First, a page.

By Hannah Primiano
How small do you think phytoplankton are? You can guess, but I promise that the answer will surprise you. On average, they are about 80 microns. For reference, the diameter of one strand of hair is 75 microns. One type of phytoplankton, coccolithophores, can be as small as 5 microns – and using a 50-year-old microscope, we can see them clear as day.
These creatures are so tiny, but they have a gigantic impact on the world. Coccolithophores surround Antarctica in an area called the Great Calcite Belt. This feature makes up 16% of the world’s oceans. Coccolithophores turn bicarbonate into calcium carbonate plating and thus have a big impact on the carbon cycle. Carbon sequestration is an important topic especially in conversations around climate change. For something that is such a big deal, it is a bit surprising that I had never heard of them before working at Bigelow.
I was beyond excited when I was accepted into Bigelow’s REU program. I was even more excited to hear that it planned to continue virtually during the pandemic. Some programs didn’t happen at all, so I count myself very lucky to have Dr. David Fields and the team at Bigelow who worked so hard to put together a program for the interns. The biggest question of course is how do you have a research internship online? I had no idea how the program was going to work. Quickly I discovered that science is more than just being in a lab. Science is more about data analysis than most people will give it credit for. Collecting data means nothing unless you decipher it. Luckily for me, Dr. Barney Balch, my mentor, had recently come back from a research cruise studying coccolithophores and had lots of data to analyze.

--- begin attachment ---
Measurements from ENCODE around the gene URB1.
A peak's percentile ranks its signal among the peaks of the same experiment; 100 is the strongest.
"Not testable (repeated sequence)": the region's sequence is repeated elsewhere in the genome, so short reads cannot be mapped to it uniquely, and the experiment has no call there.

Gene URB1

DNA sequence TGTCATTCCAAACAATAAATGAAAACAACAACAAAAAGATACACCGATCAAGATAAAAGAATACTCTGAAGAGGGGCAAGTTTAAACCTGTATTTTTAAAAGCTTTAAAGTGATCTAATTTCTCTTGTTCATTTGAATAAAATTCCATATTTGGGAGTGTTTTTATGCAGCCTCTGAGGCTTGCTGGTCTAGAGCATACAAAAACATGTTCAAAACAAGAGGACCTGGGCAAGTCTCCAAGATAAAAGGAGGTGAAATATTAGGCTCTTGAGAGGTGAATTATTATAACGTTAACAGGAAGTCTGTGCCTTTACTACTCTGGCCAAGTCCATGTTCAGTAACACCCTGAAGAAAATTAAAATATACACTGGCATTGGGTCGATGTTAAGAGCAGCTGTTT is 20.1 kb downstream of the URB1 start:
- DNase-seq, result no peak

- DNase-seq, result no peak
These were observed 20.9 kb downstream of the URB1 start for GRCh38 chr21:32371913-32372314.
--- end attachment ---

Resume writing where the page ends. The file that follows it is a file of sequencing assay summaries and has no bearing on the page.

I was able to get access to microscope imagery from a recent cruise to the Southern Indian Ocean, where Dr. Balch had been studying coccolithophores. Looking at these photographs, it is easy to see that coccolithophores aren’t the only thing in this part of the ocean. These images showed a tiny world that I had never even considered. Something we discovered is that the coccolithophores were not the only things there. Phytoplankton called dinoflagellates were also present. Their relationship hasn’t been seen before let alone studied, so I’m working to quantify their relationship.
Even though there is a global pandemic and I’m 409 miles from the laboratory and 8,000 miles from where the data was collected, I still get to study the tiny world of coccolithophores and the huge impact that they have.
Hannah Primiano is a Drew University student in Bigelow Laboratory for Ocean Science’s Research Experience for Undergraduates program. This intensive experience provides an immersion in ocean research with an emphasis on state-of-the-art methods and technologies.